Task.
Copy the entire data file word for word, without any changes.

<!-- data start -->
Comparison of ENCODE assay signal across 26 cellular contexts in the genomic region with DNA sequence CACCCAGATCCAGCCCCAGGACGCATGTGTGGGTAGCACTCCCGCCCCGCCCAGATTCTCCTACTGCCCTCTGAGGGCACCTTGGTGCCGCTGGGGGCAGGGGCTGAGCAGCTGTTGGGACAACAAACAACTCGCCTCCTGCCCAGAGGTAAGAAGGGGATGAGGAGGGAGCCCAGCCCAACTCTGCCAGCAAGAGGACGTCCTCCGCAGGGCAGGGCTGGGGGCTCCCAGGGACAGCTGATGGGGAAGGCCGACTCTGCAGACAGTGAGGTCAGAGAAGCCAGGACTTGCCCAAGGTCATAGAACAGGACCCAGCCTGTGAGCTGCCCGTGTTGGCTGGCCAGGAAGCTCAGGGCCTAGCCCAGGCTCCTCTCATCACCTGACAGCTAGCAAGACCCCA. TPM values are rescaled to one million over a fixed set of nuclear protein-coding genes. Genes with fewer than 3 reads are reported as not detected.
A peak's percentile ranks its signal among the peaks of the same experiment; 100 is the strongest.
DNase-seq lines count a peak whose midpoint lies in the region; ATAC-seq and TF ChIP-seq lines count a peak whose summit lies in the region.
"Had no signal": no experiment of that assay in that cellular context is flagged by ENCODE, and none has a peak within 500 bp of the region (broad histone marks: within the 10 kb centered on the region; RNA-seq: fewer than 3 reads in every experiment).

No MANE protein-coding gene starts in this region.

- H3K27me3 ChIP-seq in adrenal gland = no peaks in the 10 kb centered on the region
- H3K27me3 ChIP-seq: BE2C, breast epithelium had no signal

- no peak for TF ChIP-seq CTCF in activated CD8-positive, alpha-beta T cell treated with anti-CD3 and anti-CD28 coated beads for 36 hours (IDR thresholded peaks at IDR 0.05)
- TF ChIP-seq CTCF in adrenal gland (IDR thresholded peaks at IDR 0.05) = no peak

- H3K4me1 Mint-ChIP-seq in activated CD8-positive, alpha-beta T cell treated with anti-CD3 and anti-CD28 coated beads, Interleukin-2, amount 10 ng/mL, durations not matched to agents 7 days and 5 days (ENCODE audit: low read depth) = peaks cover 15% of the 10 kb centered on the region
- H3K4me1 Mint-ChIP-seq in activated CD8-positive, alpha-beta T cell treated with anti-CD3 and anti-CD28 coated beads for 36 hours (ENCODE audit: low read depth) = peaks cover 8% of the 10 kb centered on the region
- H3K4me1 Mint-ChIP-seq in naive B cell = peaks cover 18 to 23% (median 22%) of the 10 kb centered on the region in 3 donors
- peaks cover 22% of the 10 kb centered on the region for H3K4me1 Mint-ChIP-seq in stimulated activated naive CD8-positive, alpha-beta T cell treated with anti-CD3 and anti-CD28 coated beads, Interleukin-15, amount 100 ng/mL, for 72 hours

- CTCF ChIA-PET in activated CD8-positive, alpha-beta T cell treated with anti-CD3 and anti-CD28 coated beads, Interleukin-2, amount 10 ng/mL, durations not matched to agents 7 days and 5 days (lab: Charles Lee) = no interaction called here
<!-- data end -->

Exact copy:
Comparison of ENCODE assay signal across 26 cellular contexts in the genomic region with DNA sequence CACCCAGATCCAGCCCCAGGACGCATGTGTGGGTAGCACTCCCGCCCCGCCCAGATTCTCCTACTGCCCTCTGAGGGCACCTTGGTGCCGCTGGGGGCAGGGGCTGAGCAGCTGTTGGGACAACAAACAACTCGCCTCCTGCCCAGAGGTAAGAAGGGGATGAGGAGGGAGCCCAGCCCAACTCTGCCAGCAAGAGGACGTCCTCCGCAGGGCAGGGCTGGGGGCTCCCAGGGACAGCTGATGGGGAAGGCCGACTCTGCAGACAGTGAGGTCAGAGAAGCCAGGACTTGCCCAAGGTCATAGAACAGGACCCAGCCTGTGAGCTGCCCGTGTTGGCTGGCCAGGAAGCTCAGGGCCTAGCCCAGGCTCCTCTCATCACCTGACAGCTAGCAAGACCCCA. TPM values are rescaled to one million over a fixed set of nuclear protein-coding genes. Genes with fewer than 3 reads are reported as not detected.
A peak's percentile ranks its signal among the peaks of the same experiment; 100 is the strongest.
DNase-seq lines count a peak whose midpoint lies in the region; ATAC-seq and TF ChIP-seq lines count a peak whose summit lies in the region.
"Had no signal": no experiment of that assay in that cellular context is flagged by ENCODE, and none has a peak within 500 bp of the region (broad histone marks: within the 10 kb centered on the region; RNA-seq: fewer than 3 reads in every experiment).

No MANE protein-coding gene starts in this region.

- H3K27me3 ChIP-seq in adrenal gland = no peaks in the 10 kb centered on the region
- H3K27me3 ChIP-seq: BE2C, breast epithelium had no signal

- no peak for TF ChIP-seq CTCF in activated CD8-positive, alpha-beta T cell treated with anti-CD3 and anti-CD28 coated beads for 36 hours (IDR thresholded peaks at IDR 0.05)
- TF ChIP-seq CTCF in adrenal gland (IDR thresholded peaks at IDR 0.05) = no peak

- H3K4me1 Mint-ChIP-seq in activated CD8-positive, alpha-beta T cell treated with anti-CD3 and anti-CD28 coated beads, Interleukin-2, amount 10 ng/mL, durations not matched to agents 7 days and 5 days (ENCODE audit: low read depth) = peaks cover 15% of the 10 kb centered on the region
- H3K4me1 Mint-ChIP-seq in activated CD8-positive, alpha-beta T cell treated with anti-CD3 and anti-CD28 coated beads for 36 hours (ENCODE audit: low read depth) = peaks cover 8% of the 10 kb centered on the region
- H3K4me1 Mint-ChIP-seq in naive B cell = peaks cover 18 to 23% (median 22%) of the 10 kb centered on the region in 3 donors
- peaks cover 22% of the 10 kb centered on the region for H3K4me1 Mint-ChIP-seq in stimulated activated naive CD8-positive, alpha-beta T cell treated with anti-CD3 and anti-CD28 coated beads, Interleukin-15, amount 100 ng/mL, for 72 hours

- CTCF ChIA-PET in activated CD8-positive, alpha-beta T cell treated with anti-CD3 and anti-CD28 coated beads, Interleukin-2, amount 10 ng/mL, durations not matched to agents 7 days and 5 days (lab: Charles Lee) = no interaction called here